5MT 42945 – 42984 2-6-0 LMS Stanier

42900

Power Classification 5F reclassified 5MT 6P5F in 1948
Introduced 1933 – 1934
Designer Stanier
Company LMS
Weight – Loco 69t 2cwt
               Tender 42t 4cwt
Driving Wheels 5ft 6ins
Boiler Pressure 225psi superheated
Cylinders Outside – 18in x 28in
Tractive Effort 26,290lbf
Valve Gear Walschaert (piston valves)

Although all built at Crewe Works, they were designed at Horwich Works and were developed from the Horwich Mogul, the LMS Hughes Crab 2-6-0. They had the addition of several features brought over from the Great Western Railway (GWR) by newly arrived Chief Mechanical Engineer Stanier, most notably the taper boiler. Stanier would have been familiar with the GWR 4300 class which was the first modern 2-6-0 class designed by Churchward and introduced in 1911.

 moguls LMS  5MT

 

GWR 4300

The Stanier Moguls were arguably the first design of locomotive by the LMS’s new Chief Mechanical Engineer, William Stanier. 13245 appeared on 21st October 1933, some four months after 6200 The Princess Royal, although the latter had been rushed through production as a prestige engine. In an effort to please Stanier, Horwich had designed in a GWR style top-feed cover and locomotive 13245 appeared with the feature fitted. Stanier was not at all pleased, ordering it promptly removed and replaced with the normal LMS cover.

It was found possible to give the engine horizontal cylinders (the only Stanier design to do so) by increasing the boiler pressure, while decreasing the cylinder diameter. This allowed these engines to have approximately the same tractive effort as the Hughes engines.

On the first twenty the boiler cladding sheets followed the contour of the barrel below, so that there was a parallel front section with all the taper concentrated to the rear. The next twenty had a continuous taper from smokebox to firebox, to which profile the others were eventually modified. The first thirty had a Midland-type bell whistle, but a Stanier Caledonian-type hooter was fitted to the final ten.

They were all built before the introduction of Stanier’s curved-topped 4000 gallon tender, so were fitted with the then standard Fowler 3,500 gallon type that was narrower than the locomotive, which they retained throughout their lives. When built the first ten locomotives had no water pick-up gear fitted to their tenders.

The engines originally had small superheaters but were later fitted with 21 element superheaters.

All were built at Crewe, but were allocated to Horwich for repair. This situation was changed from December 1963, when repairs were reallocated to Swindon. They were always painted black, with red lining in LMS days and BR’s mixed traffic LNWR-derived red, cream and grey lining from 1948. Some war-time repaints were into plain black without lining.

They were initially numbered 13245–13284 (following on from the crabs), but as standard locomotives, in the LMS 1933 renumbering scheme they were renumbered 2945–2984 in 1934 (the crabs becoming 2700–2944). BR added 40000 to their numbers so they became 42945–42984.

Only forty were built as they were superseded by Stanier’s black five class.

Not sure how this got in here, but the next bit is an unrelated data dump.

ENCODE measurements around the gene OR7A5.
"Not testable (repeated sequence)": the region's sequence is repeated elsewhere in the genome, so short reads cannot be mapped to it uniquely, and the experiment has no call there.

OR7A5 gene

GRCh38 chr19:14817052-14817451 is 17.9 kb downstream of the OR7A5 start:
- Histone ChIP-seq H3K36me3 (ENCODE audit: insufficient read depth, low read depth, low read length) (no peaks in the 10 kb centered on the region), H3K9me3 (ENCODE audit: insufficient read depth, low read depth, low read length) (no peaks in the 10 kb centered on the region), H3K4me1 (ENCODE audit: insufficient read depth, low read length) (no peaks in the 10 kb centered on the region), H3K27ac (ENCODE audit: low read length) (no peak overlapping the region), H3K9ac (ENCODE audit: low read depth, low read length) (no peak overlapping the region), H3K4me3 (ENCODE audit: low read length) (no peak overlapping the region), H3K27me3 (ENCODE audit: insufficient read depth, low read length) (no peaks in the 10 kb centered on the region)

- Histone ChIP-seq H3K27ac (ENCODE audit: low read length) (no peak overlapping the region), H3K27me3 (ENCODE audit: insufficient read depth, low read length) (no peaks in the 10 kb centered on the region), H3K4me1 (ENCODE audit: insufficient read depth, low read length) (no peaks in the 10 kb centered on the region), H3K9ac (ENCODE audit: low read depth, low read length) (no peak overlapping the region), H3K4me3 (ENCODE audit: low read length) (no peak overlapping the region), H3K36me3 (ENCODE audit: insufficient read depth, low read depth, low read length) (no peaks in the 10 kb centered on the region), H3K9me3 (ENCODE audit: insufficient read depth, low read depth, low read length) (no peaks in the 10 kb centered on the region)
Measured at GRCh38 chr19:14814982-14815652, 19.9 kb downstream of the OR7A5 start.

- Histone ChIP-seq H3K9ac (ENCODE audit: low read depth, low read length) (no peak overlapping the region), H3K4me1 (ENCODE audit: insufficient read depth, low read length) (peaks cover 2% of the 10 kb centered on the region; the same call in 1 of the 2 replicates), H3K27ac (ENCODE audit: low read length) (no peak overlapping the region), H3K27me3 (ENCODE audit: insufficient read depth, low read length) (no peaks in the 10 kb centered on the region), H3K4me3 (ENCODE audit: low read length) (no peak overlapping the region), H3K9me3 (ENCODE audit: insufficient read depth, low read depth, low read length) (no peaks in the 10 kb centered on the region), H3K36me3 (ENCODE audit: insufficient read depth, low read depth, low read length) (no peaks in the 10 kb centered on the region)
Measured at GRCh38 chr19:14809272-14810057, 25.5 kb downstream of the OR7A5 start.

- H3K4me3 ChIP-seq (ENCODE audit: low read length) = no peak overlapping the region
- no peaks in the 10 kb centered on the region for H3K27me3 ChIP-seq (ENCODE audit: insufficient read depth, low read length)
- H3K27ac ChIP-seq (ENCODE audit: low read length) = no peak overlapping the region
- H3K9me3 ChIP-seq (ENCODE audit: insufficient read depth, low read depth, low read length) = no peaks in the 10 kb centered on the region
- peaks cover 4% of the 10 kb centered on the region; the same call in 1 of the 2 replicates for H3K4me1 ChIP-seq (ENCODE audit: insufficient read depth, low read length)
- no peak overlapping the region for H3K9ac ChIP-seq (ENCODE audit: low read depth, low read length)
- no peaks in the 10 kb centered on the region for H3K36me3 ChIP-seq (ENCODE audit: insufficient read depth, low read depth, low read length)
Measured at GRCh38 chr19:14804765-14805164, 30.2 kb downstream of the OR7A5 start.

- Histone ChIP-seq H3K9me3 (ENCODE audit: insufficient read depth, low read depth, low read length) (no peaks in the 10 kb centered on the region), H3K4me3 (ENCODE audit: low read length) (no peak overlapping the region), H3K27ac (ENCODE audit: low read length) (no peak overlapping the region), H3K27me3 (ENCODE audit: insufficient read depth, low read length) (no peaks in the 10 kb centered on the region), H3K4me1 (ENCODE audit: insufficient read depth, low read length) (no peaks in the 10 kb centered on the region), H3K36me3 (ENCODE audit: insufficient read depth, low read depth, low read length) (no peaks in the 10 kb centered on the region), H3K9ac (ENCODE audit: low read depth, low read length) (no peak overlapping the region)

Originally, the Moguls were allocated to all four Divisions of the LMS (Western Division-including most of the former London and North Western Railway, the Midland Division-former Midland Railway, the Central Division-Lancashire and Yorkshire, and the Northern Division-including all the three Scottish lines taken over in 1923), but within a few years had been concentrated on the Western Division. Their usual haunts were Crewe (mostly South, but also North), Birmingham area, Birkenhead and Mold Junction, although many other sheds had an allocation for at least a few years.

Post war, they still managed to make frequent appearances on all parts of the LMS system south of Carlisle, with invasions of LNER and GWR territory being not infrequent. Although mixed traffic engines, their small wheels were more suited to the slower end of such work, like the Horwich Crabs, and they specialised in fast fitted goods, parcels, secondary passenger trains and excursions. They were also commonly allocated to heavy freight working, where the small wheels gave them an advantage over the black fives, which were more at home with faster, express passenger work than the 2-6-0s.

Locomotive allocations during British Railways operation

Depot as of January

1948

1950 1955 1960 1965

1966

Aston

  2

10   8

  5

Bangor

  3

Bescot   1

  3

Birkenhead

  4

  6   6

  3

Brunswick

  1

Bushbury

  2

Coventry

  5

Crewe North   3

  5

Crewe South

13

11 10

14

Gorton

  6

Heaton Mersey

13

Llandudno Junction

  2

Longsight   2

  1

Mold Junction

  5

  4   8

  8

Nuneaton

  2

  4

Rugby   4

  3

Speke Junction

  4

  7

  1

Wigan Springs Branch   9

  3

Willesden

  2

40

40 40 40 27

16

 

Depots at when withdrawn from service. In many cases the locomotive withdrawn only spent a short time at its final location.

1963 Crewe South

  1

Nuneaton

  2

Stoke

  1

 4

1964 Bescot

  1

Bushbury

  2

Nuneaton

  4

Wigan Springs Branch

  2

  9

1965 Oxley

  1

Wigan Springs Branch

  1

Heaton Mersey

  8

Gorton

  1

11

1966 Wigan Springs Branch

  3

Heaton Mersey

12

15

Withdrawals commenced in 1963 with the last one being 42954 which was withdrawn from service at Wigan Springs Branch in 1967. It was one of the oldest having been built in 1933 as part of the first batch.

Preservation

 

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